Browse Definitions :
Definition

reality computing

Reality computing is the use of reality capture in conjunction with computer aided simulation, design and manufacturing CAD/CAM. This enables faster design and solutions.

Reality computing makes possible the use of computers to faster design, engineer and create physical objects by capturing real world 3D data and modifying or designing in the digital medium. This process is much faster than many measurements and physical prototypes. Reality capture is more accurate and takes into account real world part anomalies in ways working from specifications or blueprints cannot.

Reality capture can be achieved by techniques such as lidar where lasers take detailed scans of a subject or photogrammetry. Another method by which reality capture is achieved using photographs to reconstruct an accurate scale 3D representation of the subject to be worked on. CAD is used to create a new piece or modify the subject. Once a suitable solution is created, it can quickly be produced by either additive (like 3D printing) or subtractive manufacturing (like CNC milling machines).

Reality computing is used by engineers, designers, inventors and creative artists to reduce time and increase accuracy in many types of work from tiny machine parts to civic projects like highway overpass design. 

This was last updated in October 2016

Continue Reading About reality computing

SearchCompliance
  • OPSEC (operations security)

    OPSEC (operations security) is a security and risk management process and strategy that classifies information, then determines ...

  • smart contract

    A smart contract is a decentralized application that executes business logic in response to events.

  • compliance risk

    Compliance risk is an organization's potential exposure to legal penalties, financial forfeiture and material loss, resulting ...

SearchSecurity
  • email spam

    Email spam, also known as junk email, refers to unsolicited email messages, usually sent in bulk to a large list of recipients.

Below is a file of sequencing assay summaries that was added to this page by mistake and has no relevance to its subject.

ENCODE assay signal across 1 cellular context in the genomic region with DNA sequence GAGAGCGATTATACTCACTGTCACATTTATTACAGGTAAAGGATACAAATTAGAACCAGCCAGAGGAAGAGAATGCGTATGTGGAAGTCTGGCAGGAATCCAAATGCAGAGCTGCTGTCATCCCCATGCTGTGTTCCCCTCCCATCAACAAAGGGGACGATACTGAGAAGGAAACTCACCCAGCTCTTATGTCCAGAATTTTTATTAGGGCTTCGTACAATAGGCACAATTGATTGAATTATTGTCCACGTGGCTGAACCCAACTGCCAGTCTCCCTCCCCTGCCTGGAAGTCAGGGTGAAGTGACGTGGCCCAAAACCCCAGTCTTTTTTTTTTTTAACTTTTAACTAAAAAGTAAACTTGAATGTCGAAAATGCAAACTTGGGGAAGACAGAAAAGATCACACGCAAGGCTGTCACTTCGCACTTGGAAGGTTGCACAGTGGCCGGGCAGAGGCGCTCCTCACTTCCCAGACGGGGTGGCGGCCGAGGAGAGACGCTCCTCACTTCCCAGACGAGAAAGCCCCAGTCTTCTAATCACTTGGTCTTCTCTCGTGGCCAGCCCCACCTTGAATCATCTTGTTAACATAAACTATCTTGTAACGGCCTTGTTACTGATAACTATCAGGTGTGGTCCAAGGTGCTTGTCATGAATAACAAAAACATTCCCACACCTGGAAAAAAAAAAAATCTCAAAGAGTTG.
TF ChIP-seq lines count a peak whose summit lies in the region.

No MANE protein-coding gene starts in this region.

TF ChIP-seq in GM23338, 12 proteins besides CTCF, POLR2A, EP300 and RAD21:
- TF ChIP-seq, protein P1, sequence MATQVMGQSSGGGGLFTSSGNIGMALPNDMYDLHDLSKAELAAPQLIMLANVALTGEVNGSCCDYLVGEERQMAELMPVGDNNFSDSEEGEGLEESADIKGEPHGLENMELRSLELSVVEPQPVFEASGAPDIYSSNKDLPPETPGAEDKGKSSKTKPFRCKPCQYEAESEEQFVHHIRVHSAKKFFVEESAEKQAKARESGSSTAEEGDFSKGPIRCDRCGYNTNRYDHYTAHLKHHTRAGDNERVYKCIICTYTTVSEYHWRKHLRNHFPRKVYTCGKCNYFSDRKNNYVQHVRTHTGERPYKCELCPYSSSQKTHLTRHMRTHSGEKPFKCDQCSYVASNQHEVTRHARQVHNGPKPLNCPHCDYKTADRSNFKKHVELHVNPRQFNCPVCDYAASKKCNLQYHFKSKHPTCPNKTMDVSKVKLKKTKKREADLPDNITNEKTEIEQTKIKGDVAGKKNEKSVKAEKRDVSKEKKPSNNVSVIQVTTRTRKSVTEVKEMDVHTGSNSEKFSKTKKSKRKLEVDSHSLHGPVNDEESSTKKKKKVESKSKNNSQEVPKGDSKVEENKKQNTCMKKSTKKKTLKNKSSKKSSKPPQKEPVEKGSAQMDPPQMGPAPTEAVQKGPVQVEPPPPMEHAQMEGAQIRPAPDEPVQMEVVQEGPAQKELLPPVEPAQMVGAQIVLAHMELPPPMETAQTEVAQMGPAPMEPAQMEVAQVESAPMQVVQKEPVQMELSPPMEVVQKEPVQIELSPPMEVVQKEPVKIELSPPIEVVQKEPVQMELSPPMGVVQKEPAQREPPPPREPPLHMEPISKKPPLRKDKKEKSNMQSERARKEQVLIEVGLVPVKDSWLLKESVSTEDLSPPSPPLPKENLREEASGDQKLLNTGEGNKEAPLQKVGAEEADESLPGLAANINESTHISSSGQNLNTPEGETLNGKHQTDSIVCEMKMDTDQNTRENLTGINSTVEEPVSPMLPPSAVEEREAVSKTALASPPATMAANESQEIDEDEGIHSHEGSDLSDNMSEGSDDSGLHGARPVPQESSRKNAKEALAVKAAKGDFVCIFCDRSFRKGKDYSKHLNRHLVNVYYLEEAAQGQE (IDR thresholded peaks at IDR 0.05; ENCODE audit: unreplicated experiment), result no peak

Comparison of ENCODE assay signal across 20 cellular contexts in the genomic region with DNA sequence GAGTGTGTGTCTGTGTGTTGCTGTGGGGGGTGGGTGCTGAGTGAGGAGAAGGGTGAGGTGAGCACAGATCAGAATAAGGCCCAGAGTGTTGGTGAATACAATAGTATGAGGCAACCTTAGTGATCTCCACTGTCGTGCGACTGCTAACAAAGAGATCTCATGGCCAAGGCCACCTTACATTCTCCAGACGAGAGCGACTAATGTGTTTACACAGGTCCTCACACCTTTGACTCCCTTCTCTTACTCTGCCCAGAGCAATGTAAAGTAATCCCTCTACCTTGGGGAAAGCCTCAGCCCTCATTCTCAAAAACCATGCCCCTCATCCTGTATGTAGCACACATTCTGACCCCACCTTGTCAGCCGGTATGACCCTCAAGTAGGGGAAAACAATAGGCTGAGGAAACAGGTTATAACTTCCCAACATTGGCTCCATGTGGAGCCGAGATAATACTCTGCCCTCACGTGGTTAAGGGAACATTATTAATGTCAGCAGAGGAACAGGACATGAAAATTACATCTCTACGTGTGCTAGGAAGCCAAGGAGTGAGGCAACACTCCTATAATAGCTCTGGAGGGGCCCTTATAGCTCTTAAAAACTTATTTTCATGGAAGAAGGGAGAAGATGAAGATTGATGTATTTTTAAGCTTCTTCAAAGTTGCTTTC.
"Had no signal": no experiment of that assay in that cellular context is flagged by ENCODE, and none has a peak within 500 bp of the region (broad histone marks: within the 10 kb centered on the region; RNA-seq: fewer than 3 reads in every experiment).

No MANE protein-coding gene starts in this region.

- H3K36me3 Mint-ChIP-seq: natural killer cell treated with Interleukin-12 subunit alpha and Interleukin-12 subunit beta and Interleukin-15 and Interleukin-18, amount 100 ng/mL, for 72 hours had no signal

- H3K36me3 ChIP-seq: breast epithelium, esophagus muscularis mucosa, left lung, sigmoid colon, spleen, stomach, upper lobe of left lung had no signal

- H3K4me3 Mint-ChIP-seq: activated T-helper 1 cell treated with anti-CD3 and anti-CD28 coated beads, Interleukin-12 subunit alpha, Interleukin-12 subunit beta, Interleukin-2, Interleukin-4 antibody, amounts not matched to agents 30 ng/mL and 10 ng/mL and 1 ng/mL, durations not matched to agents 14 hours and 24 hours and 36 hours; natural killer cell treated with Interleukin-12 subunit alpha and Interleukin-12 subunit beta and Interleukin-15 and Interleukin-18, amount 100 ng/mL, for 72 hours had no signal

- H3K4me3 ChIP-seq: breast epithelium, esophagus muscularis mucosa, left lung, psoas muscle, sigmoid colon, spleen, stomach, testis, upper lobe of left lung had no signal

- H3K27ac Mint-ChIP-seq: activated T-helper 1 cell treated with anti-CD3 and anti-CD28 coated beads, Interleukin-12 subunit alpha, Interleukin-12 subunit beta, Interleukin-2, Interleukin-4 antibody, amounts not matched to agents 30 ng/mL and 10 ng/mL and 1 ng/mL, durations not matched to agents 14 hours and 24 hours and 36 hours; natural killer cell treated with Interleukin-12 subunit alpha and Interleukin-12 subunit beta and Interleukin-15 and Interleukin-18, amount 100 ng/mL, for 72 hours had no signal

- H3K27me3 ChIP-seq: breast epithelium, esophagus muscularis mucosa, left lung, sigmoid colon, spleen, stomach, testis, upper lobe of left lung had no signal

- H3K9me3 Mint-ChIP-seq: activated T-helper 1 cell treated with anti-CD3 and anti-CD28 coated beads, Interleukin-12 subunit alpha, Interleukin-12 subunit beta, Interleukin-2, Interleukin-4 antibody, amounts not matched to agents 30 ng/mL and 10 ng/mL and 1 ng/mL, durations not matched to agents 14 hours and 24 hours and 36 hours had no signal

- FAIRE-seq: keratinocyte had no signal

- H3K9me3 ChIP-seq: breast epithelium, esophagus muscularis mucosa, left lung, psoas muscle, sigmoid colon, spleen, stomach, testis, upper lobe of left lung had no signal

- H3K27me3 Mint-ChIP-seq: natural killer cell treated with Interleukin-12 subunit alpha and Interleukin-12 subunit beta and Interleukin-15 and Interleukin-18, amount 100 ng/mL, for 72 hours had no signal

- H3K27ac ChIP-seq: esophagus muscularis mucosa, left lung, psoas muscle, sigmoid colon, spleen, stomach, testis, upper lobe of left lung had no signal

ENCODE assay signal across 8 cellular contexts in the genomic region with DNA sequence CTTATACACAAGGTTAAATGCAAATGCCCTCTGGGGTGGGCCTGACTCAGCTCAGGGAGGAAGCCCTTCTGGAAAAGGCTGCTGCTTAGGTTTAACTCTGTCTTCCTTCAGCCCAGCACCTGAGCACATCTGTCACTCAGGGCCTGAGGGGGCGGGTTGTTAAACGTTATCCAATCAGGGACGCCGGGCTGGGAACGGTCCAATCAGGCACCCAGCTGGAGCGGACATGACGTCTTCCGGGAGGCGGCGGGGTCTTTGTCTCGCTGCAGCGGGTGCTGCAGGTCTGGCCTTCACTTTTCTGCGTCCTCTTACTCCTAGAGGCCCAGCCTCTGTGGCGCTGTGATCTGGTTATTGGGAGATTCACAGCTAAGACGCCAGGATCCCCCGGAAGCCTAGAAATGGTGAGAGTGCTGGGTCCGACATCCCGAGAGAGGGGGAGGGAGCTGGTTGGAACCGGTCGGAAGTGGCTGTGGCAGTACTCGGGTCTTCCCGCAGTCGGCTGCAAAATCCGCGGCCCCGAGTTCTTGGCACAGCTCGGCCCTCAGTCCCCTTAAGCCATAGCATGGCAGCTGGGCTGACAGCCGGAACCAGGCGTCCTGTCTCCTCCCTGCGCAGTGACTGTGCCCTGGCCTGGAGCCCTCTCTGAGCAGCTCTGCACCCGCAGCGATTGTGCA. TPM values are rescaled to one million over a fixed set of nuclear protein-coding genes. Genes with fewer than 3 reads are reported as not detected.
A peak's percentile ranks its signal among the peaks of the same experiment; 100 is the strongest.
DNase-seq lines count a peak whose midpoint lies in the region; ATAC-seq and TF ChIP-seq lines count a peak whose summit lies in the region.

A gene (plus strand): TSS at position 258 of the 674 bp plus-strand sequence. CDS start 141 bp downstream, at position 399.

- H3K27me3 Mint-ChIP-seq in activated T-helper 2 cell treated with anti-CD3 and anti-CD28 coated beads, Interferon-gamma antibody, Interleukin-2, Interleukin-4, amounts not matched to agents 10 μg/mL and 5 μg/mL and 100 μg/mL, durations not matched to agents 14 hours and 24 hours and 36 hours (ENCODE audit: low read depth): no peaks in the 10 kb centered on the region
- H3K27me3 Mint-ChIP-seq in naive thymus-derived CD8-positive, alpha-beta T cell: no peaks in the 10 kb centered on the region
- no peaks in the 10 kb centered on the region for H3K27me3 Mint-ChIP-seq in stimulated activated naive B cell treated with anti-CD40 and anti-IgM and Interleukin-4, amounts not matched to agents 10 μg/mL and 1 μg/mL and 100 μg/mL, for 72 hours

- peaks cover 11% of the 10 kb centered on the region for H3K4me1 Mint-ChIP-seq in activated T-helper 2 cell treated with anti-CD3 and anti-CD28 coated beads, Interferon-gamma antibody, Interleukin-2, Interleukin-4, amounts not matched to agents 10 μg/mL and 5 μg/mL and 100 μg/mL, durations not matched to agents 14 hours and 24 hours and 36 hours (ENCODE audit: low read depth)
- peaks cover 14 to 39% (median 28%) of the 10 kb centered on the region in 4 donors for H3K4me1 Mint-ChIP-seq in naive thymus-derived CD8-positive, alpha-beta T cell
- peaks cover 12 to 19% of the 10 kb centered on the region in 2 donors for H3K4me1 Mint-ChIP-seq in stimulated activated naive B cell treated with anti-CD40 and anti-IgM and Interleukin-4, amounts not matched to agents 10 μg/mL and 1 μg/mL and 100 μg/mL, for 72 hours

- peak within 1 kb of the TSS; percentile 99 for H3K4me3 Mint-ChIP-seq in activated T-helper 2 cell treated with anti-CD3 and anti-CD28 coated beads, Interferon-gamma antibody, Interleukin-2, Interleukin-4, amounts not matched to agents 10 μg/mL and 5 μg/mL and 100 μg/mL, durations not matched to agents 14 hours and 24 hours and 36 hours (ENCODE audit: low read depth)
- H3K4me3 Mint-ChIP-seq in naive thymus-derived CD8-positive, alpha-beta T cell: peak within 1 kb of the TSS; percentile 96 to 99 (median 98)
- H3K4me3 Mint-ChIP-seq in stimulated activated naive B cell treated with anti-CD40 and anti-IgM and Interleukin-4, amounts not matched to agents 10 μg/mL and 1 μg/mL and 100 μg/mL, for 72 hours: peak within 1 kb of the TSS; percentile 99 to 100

• security policy

    A security policy is a document that states in writing how a company plans to protect its physical and information technology (IT...

  • shadow password file

    A shadow password file, also known as /etc/shadow, is a system file in Linux that stores encrypted user passwords and is ...

SearchHealthIT
SearchDisasterRecovery
  • What is risk mitigation?

    Risk mitigation is a strategy to prepare for and lessen the effects of threats faced by a business.

  • change control

    Change control is a systematic approach to managing all changes made to a product or system.

  • disaster recovery (DR)

    Disaster recovery (DR) is an organization's ability to respond to and recover from an event that affects business operations.

SearchStorage
  • bare-metal restore

    A bare-metal restore (also referred to as bare-metal recovery or bare-metal backup) is a data recovery and restoration process ...

  • mSATA SSD (mSATA solid-state drive)

    An mSATA SSD is a solid-state drive (SSD) that conforms to the mSATA interface specification developed by the Serial ATA (SATA) ...

  • network-attached storage (NAS)

    Network-attached storage (NAS) is dedicated file storage that enables multiple users and heterogeneous client devices to retrieve...

Close